A mare goes into labor. Powerful and swift contractions expel a foal that,  for a short time, lies helpless in the straw or on the grass. A handler quietly approaches the wet creature that is drawing its first breaths. This human, foreign to the foal, as is everything else in its environment, kneels beside it and begins toweling the newborn dry and running gentle hands over its body.

Cheryl Manista

Desensitization is a gradual process wherein you eliminate the response to a stimulus by repeating the same stimulus until there is no longer a response.

The rubbing and touching are called imprinting.

Can this procedure at birth convince a horse to stand quietly later on in life when it is being shod? Can one, at this early stage, teach the horse to accept being saddled and ridden with little or no resistance when it reaches two or three years of age? Can one, in that first hour after birth, teach the foal to yield to rectal palpation, being tubed, having its muzzle clipped and its ears handled, even though those procedures occur later in life?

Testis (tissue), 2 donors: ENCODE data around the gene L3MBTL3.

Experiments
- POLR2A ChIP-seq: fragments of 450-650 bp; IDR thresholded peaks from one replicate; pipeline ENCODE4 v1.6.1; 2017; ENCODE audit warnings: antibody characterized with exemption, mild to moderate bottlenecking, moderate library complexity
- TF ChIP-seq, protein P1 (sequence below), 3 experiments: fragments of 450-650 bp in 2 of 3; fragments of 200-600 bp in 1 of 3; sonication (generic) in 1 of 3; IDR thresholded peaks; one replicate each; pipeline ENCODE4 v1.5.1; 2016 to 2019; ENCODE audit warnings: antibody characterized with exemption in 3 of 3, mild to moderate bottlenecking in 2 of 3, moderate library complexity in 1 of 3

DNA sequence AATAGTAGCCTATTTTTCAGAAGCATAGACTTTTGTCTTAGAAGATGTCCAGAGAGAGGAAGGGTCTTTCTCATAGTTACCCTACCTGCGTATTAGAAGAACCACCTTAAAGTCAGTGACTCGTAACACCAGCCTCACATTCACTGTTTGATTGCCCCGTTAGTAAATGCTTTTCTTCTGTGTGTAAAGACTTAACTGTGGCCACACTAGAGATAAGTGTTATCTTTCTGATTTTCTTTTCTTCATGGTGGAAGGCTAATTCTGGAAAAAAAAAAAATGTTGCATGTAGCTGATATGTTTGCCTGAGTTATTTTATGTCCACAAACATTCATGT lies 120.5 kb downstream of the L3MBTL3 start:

Yes, says Robert M. Miller, DVM, of Thousand Oaks, Calif., providing that the foal has been properly imprinted immediately after birth.

Sound preposterous? The answer to that question, too, is yes, but only if you have never talked to Miller, read his books, or watched his video.

Miller is a fascinatin